Friday, May 16, 2008

Going Overground with Gavin DeGraw

Gavin DeGraw's new song, "In Love With A Girl," (note the heterosexual emphasis, the posters on the walls at Abercrombie must be starting to make Gavin a little nervous) may taste like a bowl of white rice followed by a warm glass of water, but the video is the most subversive thing you're likely to see on tv this week.

The video is divided into two overlapping sections. The part where Gavin plays the song with his band is about as worthless as you'd imagine. However, the second part tells a story about Gavin and the girl he's in love with, the girl mentioned in the title whose greatest feature, according to Gavin, is her ability to understand him--which means she's definitely smarter than I am.

The story opens with Gavin's lovegirl locking the doors to the southern California department store where she works. Throwing off her blue workapron, no longer an employee, no longer a wage-slave to whatever company she works for, she text-messages Gavin to come meet her, where they proceed to turn the after-hours store into their own personal playground.


They don’t call their friend with a van to load off thousands of dollars worth of stuff. Freed from their jobs, left in the store to do anything they want, they instantly revert to a childlike state of play. All they want from the store is the chance to goof around with the video cameras, to jump up and down on the beds and throw lots of pillows. They want to ride in shopping carts and try on sunglasses without anybody hassling or telling them to behave. We see them hugging every thirty seconds and their liberation is contagious. Even the scene in the lingerie department seems innocent. You can watch Mtv for 24 hours and not see any two people happier than this.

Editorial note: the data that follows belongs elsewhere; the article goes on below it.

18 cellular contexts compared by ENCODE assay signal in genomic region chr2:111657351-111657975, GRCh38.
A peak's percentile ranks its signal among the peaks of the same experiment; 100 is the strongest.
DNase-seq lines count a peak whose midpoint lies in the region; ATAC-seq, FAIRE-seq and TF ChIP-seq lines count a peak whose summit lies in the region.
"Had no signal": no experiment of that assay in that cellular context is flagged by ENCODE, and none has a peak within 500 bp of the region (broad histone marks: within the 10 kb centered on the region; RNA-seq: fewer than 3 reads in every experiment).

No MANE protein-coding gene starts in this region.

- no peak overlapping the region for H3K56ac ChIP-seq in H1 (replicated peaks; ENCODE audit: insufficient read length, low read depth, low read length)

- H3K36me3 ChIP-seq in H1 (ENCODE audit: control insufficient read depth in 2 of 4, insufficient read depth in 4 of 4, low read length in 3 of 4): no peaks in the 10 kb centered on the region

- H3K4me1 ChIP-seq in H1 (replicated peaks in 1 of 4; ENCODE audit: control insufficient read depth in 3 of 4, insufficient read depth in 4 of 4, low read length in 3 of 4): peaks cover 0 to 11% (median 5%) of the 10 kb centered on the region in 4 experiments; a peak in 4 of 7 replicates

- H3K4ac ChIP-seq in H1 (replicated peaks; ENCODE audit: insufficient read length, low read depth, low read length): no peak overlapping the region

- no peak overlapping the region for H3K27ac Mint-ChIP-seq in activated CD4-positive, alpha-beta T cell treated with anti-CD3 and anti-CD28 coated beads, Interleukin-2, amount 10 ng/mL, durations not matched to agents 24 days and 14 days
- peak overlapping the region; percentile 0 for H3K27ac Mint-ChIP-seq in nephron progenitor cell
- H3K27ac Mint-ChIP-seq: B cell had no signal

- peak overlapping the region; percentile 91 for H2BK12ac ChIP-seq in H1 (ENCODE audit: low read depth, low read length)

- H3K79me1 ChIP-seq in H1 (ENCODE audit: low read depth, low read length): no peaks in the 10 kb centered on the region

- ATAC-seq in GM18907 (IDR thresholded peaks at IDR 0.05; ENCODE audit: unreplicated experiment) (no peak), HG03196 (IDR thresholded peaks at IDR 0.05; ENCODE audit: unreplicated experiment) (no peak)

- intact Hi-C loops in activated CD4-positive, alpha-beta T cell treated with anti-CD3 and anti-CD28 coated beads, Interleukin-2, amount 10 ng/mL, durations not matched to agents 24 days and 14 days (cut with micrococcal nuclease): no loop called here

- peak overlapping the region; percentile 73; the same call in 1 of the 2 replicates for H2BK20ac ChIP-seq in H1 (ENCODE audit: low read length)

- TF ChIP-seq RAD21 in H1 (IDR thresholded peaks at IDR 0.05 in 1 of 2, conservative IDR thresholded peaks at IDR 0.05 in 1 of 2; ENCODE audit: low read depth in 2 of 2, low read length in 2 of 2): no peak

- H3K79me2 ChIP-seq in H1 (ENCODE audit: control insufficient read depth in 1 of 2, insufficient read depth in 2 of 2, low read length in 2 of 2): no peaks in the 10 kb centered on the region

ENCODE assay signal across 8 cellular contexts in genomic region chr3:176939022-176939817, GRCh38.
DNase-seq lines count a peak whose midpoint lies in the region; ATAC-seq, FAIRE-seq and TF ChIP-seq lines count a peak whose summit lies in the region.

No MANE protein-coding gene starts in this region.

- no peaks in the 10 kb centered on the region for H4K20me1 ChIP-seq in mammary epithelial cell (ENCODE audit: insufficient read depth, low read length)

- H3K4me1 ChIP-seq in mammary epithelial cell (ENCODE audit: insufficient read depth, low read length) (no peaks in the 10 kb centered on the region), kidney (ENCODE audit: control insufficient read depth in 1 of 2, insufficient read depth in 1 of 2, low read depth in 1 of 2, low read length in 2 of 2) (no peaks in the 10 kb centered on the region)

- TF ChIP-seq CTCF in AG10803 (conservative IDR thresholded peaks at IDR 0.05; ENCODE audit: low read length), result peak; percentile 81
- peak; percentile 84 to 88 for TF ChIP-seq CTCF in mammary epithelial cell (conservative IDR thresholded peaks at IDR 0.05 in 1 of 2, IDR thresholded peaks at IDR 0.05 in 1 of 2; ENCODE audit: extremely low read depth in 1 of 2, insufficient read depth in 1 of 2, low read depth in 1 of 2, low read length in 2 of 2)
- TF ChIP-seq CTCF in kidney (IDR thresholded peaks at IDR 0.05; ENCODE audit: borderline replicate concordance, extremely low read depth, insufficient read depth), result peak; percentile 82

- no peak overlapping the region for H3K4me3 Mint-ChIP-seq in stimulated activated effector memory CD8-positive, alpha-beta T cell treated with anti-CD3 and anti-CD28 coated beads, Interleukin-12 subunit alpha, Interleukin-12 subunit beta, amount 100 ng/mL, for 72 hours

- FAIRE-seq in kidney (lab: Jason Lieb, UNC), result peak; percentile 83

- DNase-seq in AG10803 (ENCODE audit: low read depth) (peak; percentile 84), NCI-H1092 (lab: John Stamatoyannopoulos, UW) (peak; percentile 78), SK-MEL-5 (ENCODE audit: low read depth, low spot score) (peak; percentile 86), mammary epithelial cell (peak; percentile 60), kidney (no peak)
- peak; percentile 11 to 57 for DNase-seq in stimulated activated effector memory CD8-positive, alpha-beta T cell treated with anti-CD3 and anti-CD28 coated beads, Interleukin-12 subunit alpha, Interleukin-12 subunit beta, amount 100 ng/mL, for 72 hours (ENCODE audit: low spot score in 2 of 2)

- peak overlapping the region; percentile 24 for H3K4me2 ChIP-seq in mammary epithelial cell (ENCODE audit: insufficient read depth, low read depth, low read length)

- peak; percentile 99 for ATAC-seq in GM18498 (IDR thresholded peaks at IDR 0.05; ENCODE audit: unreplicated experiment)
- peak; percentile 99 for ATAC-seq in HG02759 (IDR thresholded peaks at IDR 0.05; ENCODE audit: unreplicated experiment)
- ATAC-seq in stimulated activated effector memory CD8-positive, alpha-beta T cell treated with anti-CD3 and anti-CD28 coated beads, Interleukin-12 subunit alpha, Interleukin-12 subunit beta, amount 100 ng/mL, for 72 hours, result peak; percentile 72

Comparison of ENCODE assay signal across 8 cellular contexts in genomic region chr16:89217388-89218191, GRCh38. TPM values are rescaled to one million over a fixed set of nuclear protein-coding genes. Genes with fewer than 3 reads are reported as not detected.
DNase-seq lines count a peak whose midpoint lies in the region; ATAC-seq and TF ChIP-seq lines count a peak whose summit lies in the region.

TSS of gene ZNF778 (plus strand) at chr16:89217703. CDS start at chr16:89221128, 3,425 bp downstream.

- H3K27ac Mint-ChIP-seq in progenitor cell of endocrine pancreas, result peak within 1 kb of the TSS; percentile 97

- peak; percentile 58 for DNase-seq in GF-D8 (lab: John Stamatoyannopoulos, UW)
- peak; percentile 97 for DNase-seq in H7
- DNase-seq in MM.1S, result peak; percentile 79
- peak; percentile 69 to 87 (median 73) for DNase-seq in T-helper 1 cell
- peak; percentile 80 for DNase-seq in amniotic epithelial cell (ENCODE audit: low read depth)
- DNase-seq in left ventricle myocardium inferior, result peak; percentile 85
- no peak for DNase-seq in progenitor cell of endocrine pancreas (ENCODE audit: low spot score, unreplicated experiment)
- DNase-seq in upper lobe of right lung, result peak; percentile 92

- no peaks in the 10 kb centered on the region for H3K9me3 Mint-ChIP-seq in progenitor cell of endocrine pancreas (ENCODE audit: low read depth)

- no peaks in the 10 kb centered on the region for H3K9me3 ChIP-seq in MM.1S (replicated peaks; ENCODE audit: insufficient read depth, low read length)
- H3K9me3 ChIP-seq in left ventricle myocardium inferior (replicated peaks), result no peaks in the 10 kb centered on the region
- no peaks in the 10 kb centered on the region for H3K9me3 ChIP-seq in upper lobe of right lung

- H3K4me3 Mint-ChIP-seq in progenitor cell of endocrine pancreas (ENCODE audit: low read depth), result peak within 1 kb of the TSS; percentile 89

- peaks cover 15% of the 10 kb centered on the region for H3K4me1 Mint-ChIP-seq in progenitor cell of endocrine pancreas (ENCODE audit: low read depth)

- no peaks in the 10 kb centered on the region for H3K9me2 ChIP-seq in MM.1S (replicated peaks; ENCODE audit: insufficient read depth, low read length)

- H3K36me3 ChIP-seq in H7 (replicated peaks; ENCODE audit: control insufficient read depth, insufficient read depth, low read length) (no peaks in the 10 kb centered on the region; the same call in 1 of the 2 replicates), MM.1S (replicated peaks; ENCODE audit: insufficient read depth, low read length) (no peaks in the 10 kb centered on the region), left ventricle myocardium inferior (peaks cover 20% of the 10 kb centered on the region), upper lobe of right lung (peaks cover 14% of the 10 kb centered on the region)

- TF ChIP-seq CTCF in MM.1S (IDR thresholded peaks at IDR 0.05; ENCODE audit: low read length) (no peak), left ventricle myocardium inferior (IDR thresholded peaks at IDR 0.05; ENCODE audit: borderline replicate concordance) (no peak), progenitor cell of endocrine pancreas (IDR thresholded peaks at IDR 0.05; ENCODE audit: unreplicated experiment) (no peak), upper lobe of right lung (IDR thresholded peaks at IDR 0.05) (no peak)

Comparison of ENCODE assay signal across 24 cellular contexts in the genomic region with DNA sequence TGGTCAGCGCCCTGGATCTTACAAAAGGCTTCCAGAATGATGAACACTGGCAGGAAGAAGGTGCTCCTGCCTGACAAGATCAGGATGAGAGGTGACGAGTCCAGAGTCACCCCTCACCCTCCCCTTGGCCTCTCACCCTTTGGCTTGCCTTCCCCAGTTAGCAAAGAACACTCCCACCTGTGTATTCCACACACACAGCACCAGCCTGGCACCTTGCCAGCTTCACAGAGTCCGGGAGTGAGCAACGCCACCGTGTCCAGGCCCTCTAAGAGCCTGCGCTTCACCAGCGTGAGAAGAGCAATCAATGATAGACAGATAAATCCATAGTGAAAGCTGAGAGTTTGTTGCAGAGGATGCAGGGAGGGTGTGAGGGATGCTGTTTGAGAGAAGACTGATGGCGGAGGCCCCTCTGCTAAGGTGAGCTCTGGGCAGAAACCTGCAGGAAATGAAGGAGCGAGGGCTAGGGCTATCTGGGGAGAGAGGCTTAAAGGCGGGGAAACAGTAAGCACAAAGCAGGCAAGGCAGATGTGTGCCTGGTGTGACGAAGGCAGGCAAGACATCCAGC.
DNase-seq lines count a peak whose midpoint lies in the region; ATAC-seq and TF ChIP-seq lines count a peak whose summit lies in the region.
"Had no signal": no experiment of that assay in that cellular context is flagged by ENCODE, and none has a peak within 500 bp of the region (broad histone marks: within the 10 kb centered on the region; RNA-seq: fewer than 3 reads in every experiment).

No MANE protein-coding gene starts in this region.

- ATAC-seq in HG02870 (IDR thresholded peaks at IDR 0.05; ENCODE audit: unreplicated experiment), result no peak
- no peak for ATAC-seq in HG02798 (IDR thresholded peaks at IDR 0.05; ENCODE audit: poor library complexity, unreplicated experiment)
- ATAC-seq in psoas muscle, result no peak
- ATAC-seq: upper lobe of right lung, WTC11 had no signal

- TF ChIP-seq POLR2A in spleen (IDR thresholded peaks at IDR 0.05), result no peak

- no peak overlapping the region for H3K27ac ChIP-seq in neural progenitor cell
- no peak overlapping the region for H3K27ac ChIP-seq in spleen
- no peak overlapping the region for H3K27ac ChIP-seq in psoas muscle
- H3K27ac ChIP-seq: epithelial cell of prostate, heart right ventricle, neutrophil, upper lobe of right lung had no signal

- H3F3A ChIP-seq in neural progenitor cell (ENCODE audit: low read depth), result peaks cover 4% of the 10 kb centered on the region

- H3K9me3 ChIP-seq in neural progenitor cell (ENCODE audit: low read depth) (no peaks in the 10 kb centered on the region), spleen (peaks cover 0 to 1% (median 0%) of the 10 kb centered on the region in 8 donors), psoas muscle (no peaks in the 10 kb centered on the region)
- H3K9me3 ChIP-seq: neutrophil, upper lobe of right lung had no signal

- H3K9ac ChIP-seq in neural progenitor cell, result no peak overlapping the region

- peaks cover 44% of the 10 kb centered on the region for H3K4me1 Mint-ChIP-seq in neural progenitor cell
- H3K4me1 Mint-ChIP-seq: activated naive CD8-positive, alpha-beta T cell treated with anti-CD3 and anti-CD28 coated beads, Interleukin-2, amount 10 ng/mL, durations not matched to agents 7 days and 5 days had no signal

There’s a security guard who spends the first-half of the video sleeping. When he finally wakes up and goes looking for the kids, they evade him effortlessly. He’s part of the old order, someone who prays to the twin altars of rules & decorum. He cares a great deal about this job, about this store, about the things in this store, and his caring becomes a weight that he wears in his face, that settles in his shoes and makes him slow. Too slow to catch the kids he is chasing, who are young, free, and care about nothing except pleasure. They are beyond their parents’ world, where the value of something is defined by how much it costs. To Gavin and his girl, the only value something has is how much pleasure they can take from it. And to deny themselves the opportunity to make some money out of their situation, or to acquire some more possessions, is the greatest freedom of all.

Their parents would probably consider it insane to pass up such an opportunity. The kids probably consider it insane that their parents voluntarily dedicated their lives to working and spending, acquiring and dying, without ever learning how to enjoy themselves. Intentionally or not, Gavin DeGraw’s new video is tracing the outlines of a revolution we are still in the process of articulating--a revolution that will lead us out of the same boring circular work-spend-work-spend patterns and into a deeper and more rewarding spirit of play.


Now if his bloated corpse of a record company would just let us upload the goddamned video.

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